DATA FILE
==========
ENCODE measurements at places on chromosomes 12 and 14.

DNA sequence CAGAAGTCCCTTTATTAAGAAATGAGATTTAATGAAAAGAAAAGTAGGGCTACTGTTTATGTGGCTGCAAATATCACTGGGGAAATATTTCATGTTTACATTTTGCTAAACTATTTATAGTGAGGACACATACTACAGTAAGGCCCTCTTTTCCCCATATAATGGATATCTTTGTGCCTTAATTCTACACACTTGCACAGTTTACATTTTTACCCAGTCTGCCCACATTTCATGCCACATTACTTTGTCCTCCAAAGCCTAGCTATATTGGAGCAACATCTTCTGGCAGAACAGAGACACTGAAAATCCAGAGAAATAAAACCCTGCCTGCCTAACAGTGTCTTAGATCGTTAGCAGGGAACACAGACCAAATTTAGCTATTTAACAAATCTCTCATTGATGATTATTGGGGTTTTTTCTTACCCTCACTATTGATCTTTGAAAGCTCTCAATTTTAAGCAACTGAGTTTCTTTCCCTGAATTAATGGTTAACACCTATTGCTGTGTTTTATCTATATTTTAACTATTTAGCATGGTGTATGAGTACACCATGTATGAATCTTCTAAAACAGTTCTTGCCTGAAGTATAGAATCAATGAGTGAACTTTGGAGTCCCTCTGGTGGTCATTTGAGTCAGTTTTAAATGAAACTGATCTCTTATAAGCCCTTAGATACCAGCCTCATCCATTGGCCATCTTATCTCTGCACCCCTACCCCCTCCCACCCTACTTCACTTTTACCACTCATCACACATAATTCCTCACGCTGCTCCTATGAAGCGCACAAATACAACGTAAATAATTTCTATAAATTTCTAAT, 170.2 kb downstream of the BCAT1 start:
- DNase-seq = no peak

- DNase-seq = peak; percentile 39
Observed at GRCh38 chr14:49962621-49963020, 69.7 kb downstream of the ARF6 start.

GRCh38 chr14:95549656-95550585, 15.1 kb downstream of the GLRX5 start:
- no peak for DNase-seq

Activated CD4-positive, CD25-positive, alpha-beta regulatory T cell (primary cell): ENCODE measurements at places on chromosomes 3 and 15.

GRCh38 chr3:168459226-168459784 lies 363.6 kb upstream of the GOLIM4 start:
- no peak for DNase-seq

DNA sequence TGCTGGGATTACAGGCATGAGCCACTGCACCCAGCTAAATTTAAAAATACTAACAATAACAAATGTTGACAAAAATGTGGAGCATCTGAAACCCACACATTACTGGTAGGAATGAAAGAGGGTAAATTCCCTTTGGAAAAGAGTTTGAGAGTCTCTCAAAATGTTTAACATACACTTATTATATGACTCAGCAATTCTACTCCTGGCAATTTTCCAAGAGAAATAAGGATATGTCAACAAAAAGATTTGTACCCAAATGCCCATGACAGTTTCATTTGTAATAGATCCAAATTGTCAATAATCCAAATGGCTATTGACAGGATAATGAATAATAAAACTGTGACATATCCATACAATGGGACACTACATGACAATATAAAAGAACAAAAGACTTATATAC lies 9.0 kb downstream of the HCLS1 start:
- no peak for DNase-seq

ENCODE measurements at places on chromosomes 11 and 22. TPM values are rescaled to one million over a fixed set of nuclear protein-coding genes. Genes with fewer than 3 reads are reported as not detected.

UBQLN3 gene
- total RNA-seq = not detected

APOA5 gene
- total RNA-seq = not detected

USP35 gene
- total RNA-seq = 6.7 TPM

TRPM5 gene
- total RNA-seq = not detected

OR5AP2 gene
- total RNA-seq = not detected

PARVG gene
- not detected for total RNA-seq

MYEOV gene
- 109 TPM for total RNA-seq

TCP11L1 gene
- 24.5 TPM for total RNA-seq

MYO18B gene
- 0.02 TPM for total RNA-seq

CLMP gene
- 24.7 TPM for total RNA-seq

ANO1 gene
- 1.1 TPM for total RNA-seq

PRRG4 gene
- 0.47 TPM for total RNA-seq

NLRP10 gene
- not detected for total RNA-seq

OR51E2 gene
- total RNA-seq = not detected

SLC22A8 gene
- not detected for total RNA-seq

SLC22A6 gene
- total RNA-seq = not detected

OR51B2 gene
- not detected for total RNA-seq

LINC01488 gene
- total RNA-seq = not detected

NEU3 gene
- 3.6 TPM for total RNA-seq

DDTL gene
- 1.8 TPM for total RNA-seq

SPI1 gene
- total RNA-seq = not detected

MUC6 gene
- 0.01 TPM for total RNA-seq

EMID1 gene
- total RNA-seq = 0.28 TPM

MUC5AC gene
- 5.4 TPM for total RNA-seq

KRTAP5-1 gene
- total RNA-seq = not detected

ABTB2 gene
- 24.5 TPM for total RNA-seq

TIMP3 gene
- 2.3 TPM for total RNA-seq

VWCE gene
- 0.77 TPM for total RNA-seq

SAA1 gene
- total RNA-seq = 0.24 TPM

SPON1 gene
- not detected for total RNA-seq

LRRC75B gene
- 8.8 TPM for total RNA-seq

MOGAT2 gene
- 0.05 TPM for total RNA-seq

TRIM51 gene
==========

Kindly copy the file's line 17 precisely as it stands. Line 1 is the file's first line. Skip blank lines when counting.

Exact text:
- total RNA-seq = not detected